It didn’t get a lot of media coverage, given the constant craziness these days. But believe me, the new executive order from President Trump that contains these new guidelines is a very big deal indeed. With this new requirement, the president has ordered that all agencies treat Americans fairly.
If it’s properly put into effect by federal agencies per the president’s order, this improved approach would lift a tremendous weight off American landowners, businesspeople, and consumers.
How could anyone possibly disagree with these new guidelines? Why weren’t such rules always in place to protect citizens’ rights?
As you’ll see, the Regulatory Bill of Rights aims to ensure the basic due process rights of Americans must be respected by regulatory agencies and bureaucrats.
No more should property owners and businesspeople be considered guilty until proven innocent. No more should government be able to concoct charges without sharing the evidence with the accused. No more should bureaucrats be able to surprise, bully, and harass citizens who never intended to break the law to begin with.
These declarations were included in the president’s recent executive order urging federal agencies to avoid new regulations that could hinder economic recovery following the coronavirus pandemic.
Restoring respect for basic due process and fair treatment for Americans accused of regulatory violations is long overdue.
They’ve never heard about the abuses suffered by Mike and Chantell Sackett. In 2007, the Sacketts began building a home in Priest Lake, Idaho. Only to have the EPA step in to stop them, claiming their lot was a federally protected wetland. When Mike and Chantell protested, bureaucrats refused to provide evidence and attempted to deny the Sacketts their day in court.
Years of federal foot-dragging ensued, culminating in a PLF-led case at the U.S. Supreme Court in 2012. The court ruled unanimously that Mike and Chantell had a right to their day in court to challenge the EPA’s claims. But despite this victory, the Sacketts still faced more than $150 million in fines!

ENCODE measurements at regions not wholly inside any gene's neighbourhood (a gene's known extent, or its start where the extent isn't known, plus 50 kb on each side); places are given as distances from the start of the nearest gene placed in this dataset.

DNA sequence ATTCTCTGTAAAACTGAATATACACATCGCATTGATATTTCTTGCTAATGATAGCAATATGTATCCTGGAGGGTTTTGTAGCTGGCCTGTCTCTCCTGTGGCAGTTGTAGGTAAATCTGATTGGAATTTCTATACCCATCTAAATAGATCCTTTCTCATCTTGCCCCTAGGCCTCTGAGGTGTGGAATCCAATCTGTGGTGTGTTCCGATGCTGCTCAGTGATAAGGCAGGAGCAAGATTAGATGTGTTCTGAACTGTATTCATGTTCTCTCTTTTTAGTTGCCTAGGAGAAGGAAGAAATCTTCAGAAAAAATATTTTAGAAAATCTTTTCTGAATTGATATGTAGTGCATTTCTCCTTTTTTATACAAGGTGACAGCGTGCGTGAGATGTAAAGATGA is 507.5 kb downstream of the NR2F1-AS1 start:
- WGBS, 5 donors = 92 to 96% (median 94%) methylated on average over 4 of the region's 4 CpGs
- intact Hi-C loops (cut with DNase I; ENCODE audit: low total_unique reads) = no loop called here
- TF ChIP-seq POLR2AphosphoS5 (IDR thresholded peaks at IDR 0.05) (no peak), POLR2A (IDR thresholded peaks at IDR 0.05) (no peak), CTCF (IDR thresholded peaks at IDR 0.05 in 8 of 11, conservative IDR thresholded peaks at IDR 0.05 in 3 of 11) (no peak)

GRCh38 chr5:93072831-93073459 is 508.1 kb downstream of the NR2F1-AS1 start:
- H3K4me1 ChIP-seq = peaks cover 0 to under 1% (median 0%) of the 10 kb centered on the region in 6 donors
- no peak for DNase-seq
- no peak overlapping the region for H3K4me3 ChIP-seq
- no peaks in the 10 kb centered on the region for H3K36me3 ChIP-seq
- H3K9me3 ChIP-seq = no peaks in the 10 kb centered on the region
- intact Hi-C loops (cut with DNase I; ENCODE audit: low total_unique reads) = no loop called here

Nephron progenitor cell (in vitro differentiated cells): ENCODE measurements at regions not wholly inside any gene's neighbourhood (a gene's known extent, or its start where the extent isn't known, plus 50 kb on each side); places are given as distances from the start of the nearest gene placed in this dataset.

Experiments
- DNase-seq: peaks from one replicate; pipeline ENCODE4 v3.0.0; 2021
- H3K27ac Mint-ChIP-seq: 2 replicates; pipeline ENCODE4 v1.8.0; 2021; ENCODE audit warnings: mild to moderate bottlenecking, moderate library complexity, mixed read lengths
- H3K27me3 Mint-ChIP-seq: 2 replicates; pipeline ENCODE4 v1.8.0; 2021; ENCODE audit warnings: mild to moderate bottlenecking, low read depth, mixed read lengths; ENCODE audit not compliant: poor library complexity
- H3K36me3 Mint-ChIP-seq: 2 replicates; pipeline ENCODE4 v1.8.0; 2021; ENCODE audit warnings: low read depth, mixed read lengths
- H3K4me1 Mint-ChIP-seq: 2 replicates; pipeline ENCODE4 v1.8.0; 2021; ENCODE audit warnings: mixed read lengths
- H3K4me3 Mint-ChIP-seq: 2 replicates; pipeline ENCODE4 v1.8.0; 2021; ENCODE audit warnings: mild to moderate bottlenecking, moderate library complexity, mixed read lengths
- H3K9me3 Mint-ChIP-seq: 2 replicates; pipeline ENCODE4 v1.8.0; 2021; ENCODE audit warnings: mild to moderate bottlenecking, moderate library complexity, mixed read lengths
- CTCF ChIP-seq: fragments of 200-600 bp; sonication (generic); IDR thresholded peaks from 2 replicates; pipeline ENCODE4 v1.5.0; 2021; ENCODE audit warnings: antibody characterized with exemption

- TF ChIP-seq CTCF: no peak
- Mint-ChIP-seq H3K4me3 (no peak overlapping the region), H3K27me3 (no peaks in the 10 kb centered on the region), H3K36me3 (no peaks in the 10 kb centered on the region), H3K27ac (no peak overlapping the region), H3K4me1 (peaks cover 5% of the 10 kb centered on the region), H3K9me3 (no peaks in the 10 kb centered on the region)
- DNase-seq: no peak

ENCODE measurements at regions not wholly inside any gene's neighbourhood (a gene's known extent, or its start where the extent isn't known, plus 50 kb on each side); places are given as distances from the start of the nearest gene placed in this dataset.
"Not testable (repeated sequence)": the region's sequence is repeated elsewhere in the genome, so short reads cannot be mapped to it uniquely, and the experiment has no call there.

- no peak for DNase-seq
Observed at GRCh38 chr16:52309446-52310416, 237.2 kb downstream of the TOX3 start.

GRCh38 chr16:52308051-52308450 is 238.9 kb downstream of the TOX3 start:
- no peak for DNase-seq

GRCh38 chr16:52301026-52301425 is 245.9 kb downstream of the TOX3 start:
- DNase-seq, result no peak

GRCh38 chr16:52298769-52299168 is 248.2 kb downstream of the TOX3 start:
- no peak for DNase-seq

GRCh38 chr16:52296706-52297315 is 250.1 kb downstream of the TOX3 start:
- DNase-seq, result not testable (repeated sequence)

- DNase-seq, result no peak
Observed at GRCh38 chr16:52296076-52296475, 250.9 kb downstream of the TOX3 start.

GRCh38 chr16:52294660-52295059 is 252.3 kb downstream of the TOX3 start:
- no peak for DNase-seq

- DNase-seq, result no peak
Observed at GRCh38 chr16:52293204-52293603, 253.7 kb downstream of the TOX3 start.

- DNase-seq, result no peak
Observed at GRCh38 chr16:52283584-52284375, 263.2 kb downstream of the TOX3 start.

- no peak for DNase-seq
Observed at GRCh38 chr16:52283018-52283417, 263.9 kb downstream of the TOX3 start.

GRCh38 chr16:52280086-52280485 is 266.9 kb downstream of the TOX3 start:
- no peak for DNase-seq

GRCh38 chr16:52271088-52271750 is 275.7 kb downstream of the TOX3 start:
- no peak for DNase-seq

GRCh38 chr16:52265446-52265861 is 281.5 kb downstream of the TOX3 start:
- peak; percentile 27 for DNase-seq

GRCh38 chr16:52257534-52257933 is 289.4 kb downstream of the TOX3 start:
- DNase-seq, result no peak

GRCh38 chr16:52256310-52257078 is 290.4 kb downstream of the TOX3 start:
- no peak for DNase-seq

Only after 12 years of litigation did the EPA finally back down. Yet would you believe it’s still not clear if Mike and Chantell can build on their property? We’re still in court to try and make that clear.
They’ve never heard about Navy veteran Joe Robertson from Montana. After he dug a few ponds on his remote property to provide water in case of a fire, he allegedly ran afoul of the Clean Water Act. Joe was convicted and forced to spend 18 months in federal prison and pay $130,000 in restitution!
The U.S. Supreme Court overturned Joe’s conviction last year, but sadly, Joe had passed away prior to the high court’s ruling. All this over a couple of ponds! What an unbelievable miscarriage of justice.
If the Regulatory Bill of Rights had been in force earlier, people like Mike and Chantell Sackett and Joe Robertson could have avoided so much pain and suffering.
By insisting that federal agencies respect due process, you and I will put a stop to bureaucratic “kangaroo courts” that make a mockery of justice!
The problem isn’t that bureaucrats occasionally cross lines in pursuit of clear villains and dastardly polluters. Instead, they’ve stacked the process against ordinary people, even in mundane cases.